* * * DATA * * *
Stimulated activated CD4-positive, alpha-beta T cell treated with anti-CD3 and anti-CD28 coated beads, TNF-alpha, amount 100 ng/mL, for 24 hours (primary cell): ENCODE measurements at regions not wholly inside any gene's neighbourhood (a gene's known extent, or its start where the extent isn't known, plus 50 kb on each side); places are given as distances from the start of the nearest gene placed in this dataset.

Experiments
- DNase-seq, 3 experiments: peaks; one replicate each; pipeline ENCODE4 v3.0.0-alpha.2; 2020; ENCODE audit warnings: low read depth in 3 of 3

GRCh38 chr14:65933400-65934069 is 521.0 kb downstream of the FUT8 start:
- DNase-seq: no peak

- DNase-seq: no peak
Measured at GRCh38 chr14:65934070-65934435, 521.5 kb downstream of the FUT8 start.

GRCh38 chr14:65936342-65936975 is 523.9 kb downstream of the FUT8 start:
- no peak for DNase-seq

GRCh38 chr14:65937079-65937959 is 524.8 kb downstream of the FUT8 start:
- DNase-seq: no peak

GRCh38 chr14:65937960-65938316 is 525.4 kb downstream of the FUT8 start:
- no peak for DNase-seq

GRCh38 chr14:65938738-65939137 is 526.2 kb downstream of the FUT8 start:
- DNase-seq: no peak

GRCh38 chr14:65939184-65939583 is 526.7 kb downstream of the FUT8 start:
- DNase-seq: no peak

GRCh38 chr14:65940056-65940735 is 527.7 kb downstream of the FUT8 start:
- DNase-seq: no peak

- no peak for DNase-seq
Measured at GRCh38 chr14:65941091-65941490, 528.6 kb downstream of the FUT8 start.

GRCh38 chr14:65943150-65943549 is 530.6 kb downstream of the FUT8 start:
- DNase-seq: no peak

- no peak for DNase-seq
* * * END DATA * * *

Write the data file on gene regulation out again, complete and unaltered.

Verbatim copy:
Stimulated activated CD4-positive, alpha-beta T cell treated with anti-CD3 and anti-CD28 coated beads, TNF-alpha, amount 100 ng/mL, for 24 hours (primary cell): ENCODE measurements at regions not wholly inside any gene's neighbourhood (a gene's known extent, or its start where the extent isn't known, plus 50 kb on each side); places are given as distances from the start of the nearest gene placed in this dataset.

Experiments
- DNase-seq, 3 experiments: peaks; one replicate each; pipeline ENCODE4 v3.0.0-alpha.2; 2020; ENCODE audit warnings: low read depth in 3 of 3

GRCh38 chr14:65933400-65934069 is 521.0 kb downstream of the FUT8 start:
- DNase-seq: no peak

- DNase-seq: no peak
Measured at GRCh38 chr14:65934070-65934435, 521.5 kb downstream of the FUT8 start.

GRCh38 chr14:65936342-65936975 is 523.9 kb downstream of the FUT8 start:
- no peak for DNase-seq

GRCh38 chr14:65937079-65937959 is 524.8 kb downstream of the FUT8 start:
- DNase-seq: no peak

GRCh38 chr14:65937960-65938316 is 525.4 kb downstream of the FUT8 start:
- no peak for DNase-seq

GRCh38 chr14:65938738-65939137 is 526.2 kb downstream of the FUT8 start:
- DNase-seq: no peak

GRCh38 chr14:65939184-65939583 is 526.7 kb downstream of the FUT8 start:
- DNase-seq: no peak

GRCh38 chr14:65940056-65940735 is 527.7 kb downstream of the FUT8 start:
- DNase-seq: no peak

- no peak for DNase-seq
Measured at GRCh38 chr14:65941091-65941490, 528.6 kb downstream of the FUT8 start.

GRCh38 chr14:65943150-65943549 is 530.6 kb downstream of the FUT8 start:
- DNase-seq: no peak

- no peak for DNase-seq